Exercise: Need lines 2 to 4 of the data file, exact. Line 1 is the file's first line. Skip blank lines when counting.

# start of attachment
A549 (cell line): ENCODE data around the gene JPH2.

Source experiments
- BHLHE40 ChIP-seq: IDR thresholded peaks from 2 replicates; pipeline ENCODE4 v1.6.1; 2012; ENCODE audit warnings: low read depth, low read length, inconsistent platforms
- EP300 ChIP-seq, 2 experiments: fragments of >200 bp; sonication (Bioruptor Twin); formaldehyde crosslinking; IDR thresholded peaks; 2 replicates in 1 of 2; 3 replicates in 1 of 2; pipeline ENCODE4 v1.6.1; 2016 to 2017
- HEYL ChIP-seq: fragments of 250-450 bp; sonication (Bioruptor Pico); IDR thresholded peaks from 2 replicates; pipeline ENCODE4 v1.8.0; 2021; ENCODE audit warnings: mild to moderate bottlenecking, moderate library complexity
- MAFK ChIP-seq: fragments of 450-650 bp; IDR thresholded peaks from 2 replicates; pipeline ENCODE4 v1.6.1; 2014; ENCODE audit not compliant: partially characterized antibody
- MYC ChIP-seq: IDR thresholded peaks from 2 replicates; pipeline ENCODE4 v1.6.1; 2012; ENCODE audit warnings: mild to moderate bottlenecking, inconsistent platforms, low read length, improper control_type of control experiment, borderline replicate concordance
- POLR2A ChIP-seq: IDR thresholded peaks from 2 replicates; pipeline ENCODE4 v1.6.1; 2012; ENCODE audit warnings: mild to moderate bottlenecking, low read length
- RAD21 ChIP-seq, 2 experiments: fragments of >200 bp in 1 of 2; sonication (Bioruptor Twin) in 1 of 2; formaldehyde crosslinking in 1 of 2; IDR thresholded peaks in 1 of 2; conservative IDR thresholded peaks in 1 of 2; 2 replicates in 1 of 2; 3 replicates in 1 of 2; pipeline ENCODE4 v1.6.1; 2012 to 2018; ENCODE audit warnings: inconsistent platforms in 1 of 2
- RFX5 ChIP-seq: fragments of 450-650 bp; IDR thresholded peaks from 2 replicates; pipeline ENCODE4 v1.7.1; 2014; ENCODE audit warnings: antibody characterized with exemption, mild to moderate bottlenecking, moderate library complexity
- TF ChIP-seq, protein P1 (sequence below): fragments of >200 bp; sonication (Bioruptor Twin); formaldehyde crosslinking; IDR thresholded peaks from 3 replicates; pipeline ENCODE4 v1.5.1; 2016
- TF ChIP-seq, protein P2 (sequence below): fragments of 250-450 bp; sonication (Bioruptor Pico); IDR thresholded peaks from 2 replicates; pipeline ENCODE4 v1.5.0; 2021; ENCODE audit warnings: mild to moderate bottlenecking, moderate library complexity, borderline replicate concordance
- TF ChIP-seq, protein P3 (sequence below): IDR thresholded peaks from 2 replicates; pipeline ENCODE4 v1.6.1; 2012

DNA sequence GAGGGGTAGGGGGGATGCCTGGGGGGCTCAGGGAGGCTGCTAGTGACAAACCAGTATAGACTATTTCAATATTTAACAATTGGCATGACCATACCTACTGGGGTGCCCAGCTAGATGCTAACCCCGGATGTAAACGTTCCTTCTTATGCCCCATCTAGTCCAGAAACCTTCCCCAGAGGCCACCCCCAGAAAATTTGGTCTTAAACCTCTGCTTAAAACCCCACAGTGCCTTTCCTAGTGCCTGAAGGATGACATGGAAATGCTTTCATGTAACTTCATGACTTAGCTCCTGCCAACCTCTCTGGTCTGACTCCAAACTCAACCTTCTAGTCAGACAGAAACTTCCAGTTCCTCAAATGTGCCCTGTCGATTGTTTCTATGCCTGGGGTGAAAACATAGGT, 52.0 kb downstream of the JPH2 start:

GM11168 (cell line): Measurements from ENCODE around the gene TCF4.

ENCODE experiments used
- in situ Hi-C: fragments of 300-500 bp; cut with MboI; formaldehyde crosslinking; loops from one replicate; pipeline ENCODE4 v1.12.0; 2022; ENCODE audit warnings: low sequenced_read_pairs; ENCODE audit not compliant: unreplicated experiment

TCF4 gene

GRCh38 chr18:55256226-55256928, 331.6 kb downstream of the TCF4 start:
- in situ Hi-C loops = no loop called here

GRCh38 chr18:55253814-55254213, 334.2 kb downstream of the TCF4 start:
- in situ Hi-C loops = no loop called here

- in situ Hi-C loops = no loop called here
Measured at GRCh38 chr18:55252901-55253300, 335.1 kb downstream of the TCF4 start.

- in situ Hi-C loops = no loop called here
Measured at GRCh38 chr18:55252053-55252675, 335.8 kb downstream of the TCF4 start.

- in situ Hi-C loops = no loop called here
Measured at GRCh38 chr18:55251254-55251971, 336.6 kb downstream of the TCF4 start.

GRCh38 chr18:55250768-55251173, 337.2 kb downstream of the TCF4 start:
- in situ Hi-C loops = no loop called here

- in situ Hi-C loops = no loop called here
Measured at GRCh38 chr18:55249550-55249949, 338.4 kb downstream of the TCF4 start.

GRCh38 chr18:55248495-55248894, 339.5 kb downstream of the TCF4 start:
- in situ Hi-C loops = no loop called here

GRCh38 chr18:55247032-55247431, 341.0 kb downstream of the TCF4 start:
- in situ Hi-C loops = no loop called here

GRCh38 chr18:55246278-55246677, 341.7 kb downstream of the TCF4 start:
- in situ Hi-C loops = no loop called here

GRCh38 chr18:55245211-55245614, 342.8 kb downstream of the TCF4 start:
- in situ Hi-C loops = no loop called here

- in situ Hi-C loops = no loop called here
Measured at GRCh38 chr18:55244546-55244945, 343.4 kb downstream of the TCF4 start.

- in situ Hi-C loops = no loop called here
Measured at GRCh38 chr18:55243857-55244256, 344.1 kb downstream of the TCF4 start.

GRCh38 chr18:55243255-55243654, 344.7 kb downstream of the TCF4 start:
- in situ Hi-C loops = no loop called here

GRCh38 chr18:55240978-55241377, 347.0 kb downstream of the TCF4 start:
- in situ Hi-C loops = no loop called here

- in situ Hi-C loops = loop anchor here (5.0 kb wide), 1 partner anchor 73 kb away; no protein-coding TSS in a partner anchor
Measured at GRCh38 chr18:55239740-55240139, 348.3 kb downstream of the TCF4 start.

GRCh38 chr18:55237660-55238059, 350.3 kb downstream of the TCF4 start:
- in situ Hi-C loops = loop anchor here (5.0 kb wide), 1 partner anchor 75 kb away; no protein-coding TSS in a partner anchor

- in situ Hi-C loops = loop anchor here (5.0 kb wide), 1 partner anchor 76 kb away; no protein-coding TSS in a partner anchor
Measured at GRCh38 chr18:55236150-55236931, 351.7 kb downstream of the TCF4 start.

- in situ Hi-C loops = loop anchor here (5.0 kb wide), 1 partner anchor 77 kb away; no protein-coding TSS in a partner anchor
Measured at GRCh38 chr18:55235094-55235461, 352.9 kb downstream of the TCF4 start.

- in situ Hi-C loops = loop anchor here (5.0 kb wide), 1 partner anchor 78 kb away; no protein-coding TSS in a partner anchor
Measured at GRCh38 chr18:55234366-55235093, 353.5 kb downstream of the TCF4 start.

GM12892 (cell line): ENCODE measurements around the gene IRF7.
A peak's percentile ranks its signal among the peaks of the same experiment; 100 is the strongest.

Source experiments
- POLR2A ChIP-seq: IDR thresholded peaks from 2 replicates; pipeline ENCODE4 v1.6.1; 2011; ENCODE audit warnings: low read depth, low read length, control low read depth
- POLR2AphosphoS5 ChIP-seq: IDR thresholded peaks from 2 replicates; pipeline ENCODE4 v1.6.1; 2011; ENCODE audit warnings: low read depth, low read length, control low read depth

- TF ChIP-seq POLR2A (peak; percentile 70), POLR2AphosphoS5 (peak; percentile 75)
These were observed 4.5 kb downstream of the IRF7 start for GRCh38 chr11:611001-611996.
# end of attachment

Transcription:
Source experiments
- BHLHE40 ChIP-seq: IDR thresholded peaks from 2 replicates; pipeline ENCODE4 v1.6.1; 2012; ENCODE audit warnings: low read depth, low read length, inconsistent platforms
- EP300 ChIP-seq, 2 experiments: fragments of >200 bp; sonication (Bioruptor Twin); formaldehyde crosslinking; IDR thresholded peaks; 2 replicates in 1 of 2; 3 replicates in 1 of 2; pipeline ENCODE4 v1.6.1; 2016 to 2017